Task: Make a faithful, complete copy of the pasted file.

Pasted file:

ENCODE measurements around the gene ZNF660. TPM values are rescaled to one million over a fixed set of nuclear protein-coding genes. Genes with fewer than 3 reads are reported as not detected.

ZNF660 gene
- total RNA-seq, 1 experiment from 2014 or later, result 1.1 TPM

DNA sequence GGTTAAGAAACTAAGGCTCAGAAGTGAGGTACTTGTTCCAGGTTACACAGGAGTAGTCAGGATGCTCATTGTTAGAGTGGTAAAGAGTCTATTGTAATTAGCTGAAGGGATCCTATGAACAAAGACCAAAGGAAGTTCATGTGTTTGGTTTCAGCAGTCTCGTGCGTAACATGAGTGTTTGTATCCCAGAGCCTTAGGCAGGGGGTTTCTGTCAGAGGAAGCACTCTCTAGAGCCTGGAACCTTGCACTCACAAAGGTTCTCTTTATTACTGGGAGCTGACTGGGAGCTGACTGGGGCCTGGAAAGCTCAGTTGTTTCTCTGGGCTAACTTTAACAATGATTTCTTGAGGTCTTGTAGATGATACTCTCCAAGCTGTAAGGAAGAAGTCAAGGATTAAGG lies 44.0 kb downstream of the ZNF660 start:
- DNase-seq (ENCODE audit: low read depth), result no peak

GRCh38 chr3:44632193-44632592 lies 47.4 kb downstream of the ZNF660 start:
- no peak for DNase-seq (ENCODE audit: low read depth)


ENCODE measurements around the gene ZNF660. TPM values are rescaled to one million over a fixed set of nuclear protein-coding genes. Genes with fewer than 3 reads are reported as not detected.

ZNF660 gene
- total RNA-seq, 1 experiment from 2014 or later, result 1.1 TPM

DNA sequence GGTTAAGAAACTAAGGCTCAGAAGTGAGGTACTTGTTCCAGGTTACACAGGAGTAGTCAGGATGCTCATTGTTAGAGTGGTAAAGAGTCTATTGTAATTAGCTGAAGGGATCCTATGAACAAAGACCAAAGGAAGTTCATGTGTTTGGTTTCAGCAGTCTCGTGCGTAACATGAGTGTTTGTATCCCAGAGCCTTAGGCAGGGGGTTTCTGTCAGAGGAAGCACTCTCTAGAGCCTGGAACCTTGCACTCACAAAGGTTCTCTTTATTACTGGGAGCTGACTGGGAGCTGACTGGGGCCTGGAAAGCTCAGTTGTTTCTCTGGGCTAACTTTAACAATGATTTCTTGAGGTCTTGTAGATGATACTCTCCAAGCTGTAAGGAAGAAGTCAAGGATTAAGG lies 44.0 kb downstream of the ZNF660 start:
- DNase-seq (ENCODE audit: low read depth), result no peak

GRCh38 chr3:44632193-44632592 lies 47.4 kb downstream of the ZNF660 start:
- no peak for DNase-seq (ENCODE audit: low read depth)